The sliding cowl piece, marked with the outline of the phaser coil and where the magnets will go.
A few minutes with my ghetto dremel, and the magnets fit snugly inside the cowl.
After gluing the lower body to the main body, I filled in all the seams, pinholes and other imperfections with 3M Acryl-Red putty. The stuff stinks to high heaven, and I should probably not have done this in my office.
All the exposed brass rods and magnets have also been masked off in preparation for painting.
Excess putty is sanded off with incrementally finer grades of wet & dry sandpaper.
The resin parts get their first coat of primer.
It is absolutely important to get a smooth finish, or any imperfections will show up when you get to the basecoat. Therefore, I went for another round of sanding, occasionally exposing dried putty beneath the primer, but this is perfectly normal.
A few more iterations of puttying, priming and sanding later, the resin parts are ready for the color basecoat.
And here’s the infamous goof-up as previously reported in the Paint Codes thread.
The custom mixed paint came out far too dark, almost metallic black. As it turned out, the person who recommended the paint had practically no street cred in the Trek prop replica world, and provided no pictures of his own Phaser to prove that it was the right color. To my knowledge, he wasn’t even a Fleet Workshop member.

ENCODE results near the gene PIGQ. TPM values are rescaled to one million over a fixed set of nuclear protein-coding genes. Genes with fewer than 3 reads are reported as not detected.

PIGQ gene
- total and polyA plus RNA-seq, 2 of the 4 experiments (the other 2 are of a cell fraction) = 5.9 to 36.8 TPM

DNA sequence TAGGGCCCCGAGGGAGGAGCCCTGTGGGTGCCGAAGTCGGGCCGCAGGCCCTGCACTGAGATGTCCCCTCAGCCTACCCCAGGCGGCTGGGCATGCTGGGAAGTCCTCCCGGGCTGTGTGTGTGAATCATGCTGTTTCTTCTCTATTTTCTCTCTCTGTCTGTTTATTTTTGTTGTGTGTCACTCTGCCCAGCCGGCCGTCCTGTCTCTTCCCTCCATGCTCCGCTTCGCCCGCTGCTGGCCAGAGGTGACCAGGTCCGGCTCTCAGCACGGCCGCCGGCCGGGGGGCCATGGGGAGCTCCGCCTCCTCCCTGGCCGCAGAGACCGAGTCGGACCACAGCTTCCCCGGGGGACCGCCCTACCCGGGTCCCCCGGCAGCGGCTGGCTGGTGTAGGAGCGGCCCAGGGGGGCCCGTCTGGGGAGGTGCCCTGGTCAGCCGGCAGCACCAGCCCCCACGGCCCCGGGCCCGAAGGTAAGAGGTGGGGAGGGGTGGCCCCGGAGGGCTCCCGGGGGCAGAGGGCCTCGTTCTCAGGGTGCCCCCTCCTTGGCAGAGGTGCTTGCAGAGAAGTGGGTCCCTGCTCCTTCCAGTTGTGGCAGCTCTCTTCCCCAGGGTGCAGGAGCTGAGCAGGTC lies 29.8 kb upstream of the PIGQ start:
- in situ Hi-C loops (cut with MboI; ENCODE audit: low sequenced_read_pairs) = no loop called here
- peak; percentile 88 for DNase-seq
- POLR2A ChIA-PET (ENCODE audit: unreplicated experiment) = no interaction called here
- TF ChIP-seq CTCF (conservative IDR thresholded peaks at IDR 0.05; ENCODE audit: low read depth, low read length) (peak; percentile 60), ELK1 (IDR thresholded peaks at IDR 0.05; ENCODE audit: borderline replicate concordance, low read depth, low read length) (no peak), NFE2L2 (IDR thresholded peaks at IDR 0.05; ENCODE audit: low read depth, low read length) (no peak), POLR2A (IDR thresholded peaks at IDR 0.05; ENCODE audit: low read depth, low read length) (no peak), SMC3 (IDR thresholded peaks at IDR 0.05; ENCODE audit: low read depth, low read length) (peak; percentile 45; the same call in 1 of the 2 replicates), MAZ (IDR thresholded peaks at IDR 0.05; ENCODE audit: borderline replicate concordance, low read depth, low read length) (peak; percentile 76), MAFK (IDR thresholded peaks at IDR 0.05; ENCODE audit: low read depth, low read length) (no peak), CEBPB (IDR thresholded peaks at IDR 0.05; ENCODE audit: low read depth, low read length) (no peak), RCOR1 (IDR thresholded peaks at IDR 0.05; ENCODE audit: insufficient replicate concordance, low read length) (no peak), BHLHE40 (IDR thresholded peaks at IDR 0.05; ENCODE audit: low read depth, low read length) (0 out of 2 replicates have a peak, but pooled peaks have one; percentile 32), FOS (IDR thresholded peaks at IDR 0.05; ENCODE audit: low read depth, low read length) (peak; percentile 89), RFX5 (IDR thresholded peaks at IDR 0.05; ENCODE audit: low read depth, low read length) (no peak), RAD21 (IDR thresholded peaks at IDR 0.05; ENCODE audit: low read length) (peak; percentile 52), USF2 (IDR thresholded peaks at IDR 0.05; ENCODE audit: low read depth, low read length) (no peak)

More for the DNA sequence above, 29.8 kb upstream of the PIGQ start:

What followed were several months of fruitless back-and-forth emails to various paint suppliers, including Sherwin-Williams, the company that made DupliColor paint replacements for PlastiKote. Their local sales rep was very reluctant to bring in the correct color I needed, constantly making excuses about misplacing my email or consulting their legal department.
Eventually, @ChronowerxLLC hooked me up with a paint chip sample of what was known to be the closest match for PK 7173. (Thanks a million, dude!)
I then took the paint chip down to the totally cool dudes at GT Refinishers (https://www.facebook.com/Gtref/), who arranged for Car Colors of North Shore (http://www.carcolors.co.nz/) to whip up a color-matched can of PPG Dulon paint.
I also convinced Car Colors to provide me with the exact formula for making the custom mix, so that I won’t have to keep bringing the paint chip in. This will also help all the guys and gals who want to make their own Phasers, in case they can’t buy the DupliColor stuff.
So here’s the secret sauce, folks - the PPG Dulon version of PlastiKote 7173:
DULON CUSTOM FORMULA
GT REFINISH - METALLIC GREY FROM USA
A940 ALUMINIUM FINE 706.2 mL
A130 BLACK 211.9 mL
A280 VERDANT BLUE 9.7 mL
A020 HI OPACITY WHITE 0.9 mL
The match is absolutely spot on.
The painted body, cowl and decorative knobs. No clear coat was used on the original prop.
The button pad faceplate and phaser coil, painted with Satin Black.